“We do a lot of walk-up business,” he said. “People come in to pay tickets, we’d still be in the center of town and convenient. Obviously, in a new building we could correct a lot of the deficiencies in the existing building.”

One of the most glaring, Callahan said, leaves both the public and police personnel vulnerable to the whims of a potentially violent criminal. The building does not have a Sally-port, an enclosed area used to offload prisoners, which was recommended by Patriot’s assessment.

The door that police officers bring a prisoner into the building is right next to the front entrance. By design, the public is at any given moment potentially in harm’s way. Callahan said it is a safety issue.

The old school building, he said, has a lot of history. When the then-new OCHS was built in 1928, the building became known as the Central Avenue School, housing elementary students.

When the primary and intermediate schools were completed in 1965, the building was turned over to the OCPD and renovated to become the city’s public safety headquarters.

Now, oil seeping up the crumbling walls in the evidence room, asbestos, drainage and sewage issues, old carpet on the walls to reduce noise levels, among other things affect morale.

The public entrance/desk sergeant area, the first point of contact with police officials, is inadequate, according to the Patriot report. There is also no public restroom facility downstairs. The report noted many years of neglect, though Callahan said some of the issues had been addressed.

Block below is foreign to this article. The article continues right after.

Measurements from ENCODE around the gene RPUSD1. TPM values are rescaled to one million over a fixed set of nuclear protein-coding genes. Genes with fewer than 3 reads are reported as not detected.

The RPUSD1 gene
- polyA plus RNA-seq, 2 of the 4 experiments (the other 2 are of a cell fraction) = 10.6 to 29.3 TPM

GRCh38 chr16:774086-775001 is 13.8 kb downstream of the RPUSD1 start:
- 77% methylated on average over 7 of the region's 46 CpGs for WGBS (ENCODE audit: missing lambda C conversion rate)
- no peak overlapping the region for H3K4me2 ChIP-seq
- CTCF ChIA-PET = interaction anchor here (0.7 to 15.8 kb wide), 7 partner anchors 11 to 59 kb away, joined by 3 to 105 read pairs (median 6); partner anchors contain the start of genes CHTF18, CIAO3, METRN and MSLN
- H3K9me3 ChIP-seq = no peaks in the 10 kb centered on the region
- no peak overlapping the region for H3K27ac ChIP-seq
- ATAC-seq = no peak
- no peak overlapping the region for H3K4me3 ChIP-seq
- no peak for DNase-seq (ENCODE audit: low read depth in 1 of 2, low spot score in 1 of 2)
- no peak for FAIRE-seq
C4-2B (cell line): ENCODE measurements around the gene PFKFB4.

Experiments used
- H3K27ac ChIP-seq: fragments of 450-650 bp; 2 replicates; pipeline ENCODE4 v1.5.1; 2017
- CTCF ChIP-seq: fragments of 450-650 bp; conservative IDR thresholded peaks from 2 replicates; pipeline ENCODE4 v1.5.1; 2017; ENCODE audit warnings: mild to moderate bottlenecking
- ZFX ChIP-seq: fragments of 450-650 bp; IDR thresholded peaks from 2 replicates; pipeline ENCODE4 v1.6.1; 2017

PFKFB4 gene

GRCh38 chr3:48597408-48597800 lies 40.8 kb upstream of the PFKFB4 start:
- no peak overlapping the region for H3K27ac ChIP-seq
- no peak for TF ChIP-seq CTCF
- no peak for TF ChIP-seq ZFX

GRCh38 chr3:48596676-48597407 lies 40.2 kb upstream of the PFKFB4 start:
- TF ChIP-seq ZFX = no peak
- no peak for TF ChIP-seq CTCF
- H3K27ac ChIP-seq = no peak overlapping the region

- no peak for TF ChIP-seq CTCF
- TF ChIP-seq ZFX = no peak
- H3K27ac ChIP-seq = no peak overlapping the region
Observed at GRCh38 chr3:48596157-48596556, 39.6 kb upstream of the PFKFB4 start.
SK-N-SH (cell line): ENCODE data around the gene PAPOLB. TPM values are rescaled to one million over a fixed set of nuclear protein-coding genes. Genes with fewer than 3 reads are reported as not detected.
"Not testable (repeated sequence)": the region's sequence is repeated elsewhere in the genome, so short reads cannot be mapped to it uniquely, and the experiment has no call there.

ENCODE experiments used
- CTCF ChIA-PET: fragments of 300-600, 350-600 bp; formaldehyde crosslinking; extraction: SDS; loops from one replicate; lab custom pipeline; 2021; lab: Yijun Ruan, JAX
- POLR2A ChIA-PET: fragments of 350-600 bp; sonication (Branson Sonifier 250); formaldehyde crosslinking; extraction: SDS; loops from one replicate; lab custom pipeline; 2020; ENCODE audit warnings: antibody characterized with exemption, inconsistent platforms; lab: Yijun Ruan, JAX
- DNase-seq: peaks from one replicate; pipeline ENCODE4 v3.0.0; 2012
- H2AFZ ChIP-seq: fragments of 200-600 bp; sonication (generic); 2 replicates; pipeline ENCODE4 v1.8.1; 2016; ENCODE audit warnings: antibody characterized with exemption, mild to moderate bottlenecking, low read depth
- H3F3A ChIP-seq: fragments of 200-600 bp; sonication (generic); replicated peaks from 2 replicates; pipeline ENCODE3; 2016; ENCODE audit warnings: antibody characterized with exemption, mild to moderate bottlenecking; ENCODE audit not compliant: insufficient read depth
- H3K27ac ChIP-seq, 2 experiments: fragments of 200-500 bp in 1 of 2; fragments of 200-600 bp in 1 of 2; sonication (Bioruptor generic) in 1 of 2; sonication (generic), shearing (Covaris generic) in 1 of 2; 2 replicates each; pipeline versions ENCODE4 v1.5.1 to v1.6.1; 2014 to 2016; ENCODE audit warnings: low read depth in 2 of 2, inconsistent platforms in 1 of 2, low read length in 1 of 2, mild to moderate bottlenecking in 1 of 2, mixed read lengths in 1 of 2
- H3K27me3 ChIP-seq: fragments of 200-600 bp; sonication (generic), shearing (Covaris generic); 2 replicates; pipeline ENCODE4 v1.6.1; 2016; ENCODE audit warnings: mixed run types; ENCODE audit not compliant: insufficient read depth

Patriot noted the lack of handicapped parking. Police vehicles must be parked “off campus.” The building is not ADA compliant. There is also no fire suppression in the building. HVAC systems are inadequate.

The report criticizes a lack of area for police to fill out reports, triage and interview citizens. Victims of domestic violence are in a high traffic area and afforded no privacy.

The lieutenant’s and sergeant’s offices are used by four and eight officers. Lockers for all officers are too small and there is no space for seasonal employees. Mold is prevalent, the report states.

The OCPD shares space with the city’s welfare office. Located next to the roll call room, non-police employees and private citizens can hear what is being said.

The odor of gun cleaning solvents permeates the armory due to poor ventilation. The report notes the room is too small, creating a safety concern when officers are loading and unloading weapons.

Cell blocks are not properly ventilated. The detective bureau, interview room, traffic safety, chief’s office, captain’s office, training offices and community policing areas have myriad issues.

“Even discounting the age and condition of this building there are several design flaws that reduce the efficiency of the police operation,” the report states. “Without a doubt, the facility is living on borrowed time. A replacement project should be explored.”

“We’ve done our best to make it work, some of the deficiencies have been corrected, but it’s time,” Callahan said. “Kudos to Mayor Gillian for recognizing that, taking action has been put off for many years. The building has been piecemealed; everything is a hodge-podge. We’re crossing our fingers that we can do something about this building in the near future.